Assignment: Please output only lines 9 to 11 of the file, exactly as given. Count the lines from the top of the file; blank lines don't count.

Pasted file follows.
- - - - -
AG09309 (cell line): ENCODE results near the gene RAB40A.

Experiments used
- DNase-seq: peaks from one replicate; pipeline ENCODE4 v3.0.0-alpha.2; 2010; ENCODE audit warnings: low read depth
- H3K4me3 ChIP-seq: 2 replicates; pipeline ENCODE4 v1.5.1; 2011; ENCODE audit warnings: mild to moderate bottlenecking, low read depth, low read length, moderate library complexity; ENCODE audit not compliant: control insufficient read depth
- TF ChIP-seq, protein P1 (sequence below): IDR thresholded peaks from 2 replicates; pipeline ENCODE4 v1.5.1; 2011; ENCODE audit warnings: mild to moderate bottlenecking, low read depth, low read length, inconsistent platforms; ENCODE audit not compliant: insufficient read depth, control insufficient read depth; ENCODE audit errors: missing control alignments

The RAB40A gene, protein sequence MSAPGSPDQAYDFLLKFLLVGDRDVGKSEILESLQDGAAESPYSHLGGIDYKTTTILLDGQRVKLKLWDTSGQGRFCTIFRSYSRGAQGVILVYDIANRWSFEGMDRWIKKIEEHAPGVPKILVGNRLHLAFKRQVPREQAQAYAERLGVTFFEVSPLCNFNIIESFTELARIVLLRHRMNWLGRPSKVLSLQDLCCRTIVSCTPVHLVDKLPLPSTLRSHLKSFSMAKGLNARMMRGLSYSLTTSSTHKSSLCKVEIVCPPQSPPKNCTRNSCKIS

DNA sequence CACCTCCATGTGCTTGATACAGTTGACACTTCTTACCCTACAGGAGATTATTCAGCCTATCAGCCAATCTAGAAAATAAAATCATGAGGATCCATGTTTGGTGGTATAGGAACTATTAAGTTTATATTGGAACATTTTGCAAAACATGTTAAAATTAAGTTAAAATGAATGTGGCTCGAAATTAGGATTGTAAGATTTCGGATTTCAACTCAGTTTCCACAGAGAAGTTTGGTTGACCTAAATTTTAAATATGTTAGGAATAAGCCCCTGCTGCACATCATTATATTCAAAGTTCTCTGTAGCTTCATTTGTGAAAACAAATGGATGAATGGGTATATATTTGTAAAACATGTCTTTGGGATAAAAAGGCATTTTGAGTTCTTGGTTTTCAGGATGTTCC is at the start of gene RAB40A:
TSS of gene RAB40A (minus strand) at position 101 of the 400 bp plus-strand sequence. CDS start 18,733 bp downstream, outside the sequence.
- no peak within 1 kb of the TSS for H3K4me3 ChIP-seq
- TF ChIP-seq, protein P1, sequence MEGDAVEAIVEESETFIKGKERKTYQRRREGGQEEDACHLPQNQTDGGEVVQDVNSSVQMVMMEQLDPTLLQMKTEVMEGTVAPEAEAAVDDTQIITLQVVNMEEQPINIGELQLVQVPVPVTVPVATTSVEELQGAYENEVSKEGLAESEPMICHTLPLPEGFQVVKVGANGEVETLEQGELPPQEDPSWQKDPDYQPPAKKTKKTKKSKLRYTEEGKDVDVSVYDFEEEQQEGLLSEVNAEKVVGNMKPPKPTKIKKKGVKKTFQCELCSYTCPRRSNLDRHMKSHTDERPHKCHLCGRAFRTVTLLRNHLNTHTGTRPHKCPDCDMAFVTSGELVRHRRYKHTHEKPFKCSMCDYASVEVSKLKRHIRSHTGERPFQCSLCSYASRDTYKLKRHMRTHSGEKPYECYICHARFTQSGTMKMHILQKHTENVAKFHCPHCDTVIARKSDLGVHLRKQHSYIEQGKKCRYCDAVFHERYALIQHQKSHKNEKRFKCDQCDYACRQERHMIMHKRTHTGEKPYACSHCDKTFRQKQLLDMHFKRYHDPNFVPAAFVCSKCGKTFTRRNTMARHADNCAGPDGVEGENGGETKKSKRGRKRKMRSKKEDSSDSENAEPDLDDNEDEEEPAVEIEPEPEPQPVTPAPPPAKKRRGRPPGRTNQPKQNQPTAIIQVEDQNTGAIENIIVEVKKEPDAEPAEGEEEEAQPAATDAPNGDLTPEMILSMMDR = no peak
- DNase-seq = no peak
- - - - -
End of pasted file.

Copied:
- no peak within 1 kb of the TSS for H3K4me3 ChIP-seq
- TF ChIP-seq, protein P1, sequence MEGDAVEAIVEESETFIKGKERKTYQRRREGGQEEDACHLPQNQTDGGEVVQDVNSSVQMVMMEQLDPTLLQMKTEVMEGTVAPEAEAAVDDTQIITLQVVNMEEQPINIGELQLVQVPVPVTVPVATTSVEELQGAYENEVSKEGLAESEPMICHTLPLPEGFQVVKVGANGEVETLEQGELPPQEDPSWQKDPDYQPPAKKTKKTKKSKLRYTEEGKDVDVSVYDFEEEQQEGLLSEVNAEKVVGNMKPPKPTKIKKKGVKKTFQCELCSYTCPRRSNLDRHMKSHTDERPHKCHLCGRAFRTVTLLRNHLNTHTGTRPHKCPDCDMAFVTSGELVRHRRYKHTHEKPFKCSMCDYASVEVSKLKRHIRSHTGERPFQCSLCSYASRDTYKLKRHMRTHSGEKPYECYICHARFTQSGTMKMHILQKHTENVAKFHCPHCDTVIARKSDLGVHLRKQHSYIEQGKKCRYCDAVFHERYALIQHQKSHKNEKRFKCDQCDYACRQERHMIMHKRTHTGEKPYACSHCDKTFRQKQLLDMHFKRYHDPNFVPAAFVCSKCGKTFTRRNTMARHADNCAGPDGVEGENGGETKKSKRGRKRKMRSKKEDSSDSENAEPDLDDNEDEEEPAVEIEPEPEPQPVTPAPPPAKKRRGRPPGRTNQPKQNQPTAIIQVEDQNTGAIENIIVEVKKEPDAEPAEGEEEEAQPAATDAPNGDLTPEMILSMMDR = no peak
- DNase-seq = no peak